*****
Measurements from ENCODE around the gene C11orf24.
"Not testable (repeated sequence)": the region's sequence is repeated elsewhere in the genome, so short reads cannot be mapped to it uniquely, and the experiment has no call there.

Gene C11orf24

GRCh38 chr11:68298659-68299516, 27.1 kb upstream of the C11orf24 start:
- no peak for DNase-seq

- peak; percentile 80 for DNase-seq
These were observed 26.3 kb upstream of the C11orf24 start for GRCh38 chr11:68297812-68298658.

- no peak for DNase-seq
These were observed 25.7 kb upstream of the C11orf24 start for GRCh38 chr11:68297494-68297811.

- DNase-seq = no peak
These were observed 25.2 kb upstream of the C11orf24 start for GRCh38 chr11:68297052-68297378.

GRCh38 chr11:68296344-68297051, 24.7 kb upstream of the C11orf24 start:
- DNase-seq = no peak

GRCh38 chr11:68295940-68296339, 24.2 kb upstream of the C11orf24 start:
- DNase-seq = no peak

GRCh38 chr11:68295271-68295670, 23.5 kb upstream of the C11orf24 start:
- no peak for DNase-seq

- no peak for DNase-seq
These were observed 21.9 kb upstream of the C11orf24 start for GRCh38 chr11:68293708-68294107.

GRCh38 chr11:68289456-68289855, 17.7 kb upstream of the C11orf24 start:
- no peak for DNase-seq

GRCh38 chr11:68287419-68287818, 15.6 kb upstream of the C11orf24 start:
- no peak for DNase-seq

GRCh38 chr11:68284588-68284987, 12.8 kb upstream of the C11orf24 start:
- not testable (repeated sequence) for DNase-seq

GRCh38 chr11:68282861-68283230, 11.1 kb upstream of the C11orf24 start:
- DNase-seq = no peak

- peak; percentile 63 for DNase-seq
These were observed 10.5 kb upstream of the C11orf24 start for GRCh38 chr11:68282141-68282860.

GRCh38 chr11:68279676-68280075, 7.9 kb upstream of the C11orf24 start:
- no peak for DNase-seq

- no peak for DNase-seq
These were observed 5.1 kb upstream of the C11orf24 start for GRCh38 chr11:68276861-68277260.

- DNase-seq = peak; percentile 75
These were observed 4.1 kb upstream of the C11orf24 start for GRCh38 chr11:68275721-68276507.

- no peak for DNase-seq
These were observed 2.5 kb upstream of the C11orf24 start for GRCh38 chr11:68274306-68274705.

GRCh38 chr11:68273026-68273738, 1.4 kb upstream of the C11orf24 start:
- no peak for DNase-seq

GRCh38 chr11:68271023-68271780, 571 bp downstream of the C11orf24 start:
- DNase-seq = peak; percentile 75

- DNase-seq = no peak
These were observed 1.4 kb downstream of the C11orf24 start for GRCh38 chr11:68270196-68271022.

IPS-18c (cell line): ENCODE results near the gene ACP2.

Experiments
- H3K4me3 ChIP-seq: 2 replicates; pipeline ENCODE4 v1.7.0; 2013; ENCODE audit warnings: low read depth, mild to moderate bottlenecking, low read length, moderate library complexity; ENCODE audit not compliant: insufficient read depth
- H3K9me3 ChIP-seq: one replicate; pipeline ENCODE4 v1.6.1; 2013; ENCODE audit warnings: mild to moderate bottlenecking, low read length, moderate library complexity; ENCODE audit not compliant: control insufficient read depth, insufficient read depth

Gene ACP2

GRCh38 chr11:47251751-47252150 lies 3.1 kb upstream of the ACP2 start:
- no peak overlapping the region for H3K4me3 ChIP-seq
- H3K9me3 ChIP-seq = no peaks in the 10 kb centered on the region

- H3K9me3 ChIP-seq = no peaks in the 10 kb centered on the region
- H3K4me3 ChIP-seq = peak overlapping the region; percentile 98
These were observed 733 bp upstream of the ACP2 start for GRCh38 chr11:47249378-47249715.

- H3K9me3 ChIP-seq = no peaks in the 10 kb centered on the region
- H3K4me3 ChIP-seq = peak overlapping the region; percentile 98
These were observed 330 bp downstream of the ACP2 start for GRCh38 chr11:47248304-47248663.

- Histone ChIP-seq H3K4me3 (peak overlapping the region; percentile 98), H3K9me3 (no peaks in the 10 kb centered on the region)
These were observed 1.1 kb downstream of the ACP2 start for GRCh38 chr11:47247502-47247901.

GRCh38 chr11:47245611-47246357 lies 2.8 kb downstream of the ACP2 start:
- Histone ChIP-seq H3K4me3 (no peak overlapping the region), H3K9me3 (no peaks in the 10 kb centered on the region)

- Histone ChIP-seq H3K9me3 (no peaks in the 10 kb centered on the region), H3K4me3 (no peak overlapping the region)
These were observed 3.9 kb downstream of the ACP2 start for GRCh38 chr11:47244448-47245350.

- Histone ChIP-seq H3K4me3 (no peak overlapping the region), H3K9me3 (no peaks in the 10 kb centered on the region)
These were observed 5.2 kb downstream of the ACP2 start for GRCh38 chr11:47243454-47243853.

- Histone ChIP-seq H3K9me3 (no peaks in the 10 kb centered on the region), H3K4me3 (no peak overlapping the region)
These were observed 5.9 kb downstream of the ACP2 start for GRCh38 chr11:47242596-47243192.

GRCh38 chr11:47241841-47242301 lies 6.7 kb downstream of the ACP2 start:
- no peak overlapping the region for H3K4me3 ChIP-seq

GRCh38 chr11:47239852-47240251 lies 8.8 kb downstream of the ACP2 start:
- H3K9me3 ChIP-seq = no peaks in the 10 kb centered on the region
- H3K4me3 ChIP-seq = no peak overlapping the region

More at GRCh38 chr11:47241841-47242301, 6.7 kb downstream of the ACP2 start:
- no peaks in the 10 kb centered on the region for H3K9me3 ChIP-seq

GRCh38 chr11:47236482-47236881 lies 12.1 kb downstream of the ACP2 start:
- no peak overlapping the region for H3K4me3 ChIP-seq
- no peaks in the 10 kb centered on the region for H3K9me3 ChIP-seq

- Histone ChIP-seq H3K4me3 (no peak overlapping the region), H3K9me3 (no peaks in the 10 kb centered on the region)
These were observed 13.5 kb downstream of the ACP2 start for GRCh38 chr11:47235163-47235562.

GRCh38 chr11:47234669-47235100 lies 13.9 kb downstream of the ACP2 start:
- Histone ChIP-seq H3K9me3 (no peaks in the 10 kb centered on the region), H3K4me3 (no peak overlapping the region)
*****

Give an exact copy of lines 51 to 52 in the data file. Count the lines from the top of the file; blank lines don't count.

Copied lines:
- H3K9me3 ChIP-seq = no peaks in the 10 kb centered on the region

- H3K9me3 ChIP-seq = no peaks in the 10 kb centered on the region